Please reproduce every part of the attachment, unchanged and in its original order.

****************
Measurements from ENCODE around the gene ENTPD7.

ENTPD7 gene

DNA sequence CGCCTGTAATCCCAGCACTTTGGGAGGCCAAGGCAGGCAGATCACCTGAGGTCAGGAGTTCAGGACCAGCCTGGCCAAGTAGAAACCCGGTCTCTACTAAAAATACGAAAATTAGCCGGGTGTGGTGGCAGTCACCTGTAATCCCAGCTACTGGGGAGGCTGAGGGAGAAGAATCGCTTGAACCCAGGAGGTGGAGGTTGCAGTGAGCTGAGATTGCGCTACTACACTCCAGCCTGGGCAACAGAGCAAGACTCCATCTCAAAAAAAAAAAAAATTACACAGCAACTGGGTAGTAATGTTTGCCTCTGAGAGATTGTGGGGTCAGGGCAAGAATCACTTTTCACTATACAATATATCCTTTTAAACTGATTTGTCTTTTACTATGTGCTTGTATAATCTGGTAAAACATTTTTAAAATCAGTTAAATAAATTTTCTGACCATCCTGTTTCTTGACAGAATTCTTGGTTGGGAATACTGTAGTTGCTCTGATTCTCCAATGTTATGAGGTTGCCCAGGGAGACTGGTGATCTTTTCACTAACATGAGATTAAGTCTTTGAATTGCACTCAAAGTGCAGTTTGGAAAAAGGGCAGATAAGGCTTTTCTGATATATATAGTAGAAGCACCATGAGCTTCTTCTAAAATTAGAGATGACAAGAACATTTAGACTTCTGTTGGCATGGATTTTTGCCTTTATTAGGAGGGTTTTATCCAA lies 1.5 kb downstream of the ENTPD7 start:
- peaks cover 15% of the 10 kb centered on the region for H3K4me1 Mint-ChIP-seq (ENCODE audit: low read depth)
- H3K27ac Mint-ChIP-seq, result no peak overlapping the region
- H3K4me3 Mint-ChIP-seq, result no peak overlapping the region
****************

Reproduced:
Measurements from ENCODE around the gene ENTPD7.

ENTPD7 gene

DNA sequence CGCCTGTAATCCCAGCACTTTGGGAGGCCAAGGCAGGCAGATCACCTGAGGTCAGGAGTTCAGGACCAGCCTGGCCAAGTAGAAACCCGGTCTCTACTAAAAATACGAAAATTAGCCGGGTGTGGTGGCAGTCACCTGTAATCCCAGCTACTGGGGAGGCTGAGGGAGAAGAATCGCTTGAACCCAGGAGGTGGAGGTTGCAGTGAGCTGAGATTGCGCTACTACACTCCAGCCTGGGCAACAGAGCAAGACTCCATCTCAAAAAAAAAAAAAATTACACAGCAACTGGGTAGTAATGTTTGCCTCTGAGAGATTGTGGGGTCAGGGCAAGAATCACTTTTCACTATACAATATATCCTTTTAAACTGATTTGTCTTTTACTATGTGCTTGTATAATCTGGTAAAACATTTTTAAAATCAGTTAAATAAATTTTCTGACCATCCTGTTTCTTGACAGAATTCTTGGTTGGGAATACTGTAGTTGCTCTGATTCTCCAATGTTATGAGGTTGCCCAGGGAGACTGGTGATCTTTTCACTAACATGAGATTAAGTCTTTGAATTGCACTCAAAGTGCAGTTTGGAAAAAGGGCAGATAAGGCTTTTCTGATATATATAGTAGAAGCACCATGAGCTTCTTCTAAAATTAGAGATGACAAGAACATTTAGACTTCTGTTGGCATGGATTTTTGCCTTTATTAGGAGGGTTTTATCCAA lies 1.5 kb downstream of the ENTPD7 start:
- peaks cover 15% of the 10 kb centered on the region for H3K4me1 Mint-ChIP-seq (ENCODE audit: low read depth)
- H3K27ac Mint-ChIP-seq, result no peak overlapping the region
- H3K4me3 Mint-ChIP-seq, result no peak overlapping the region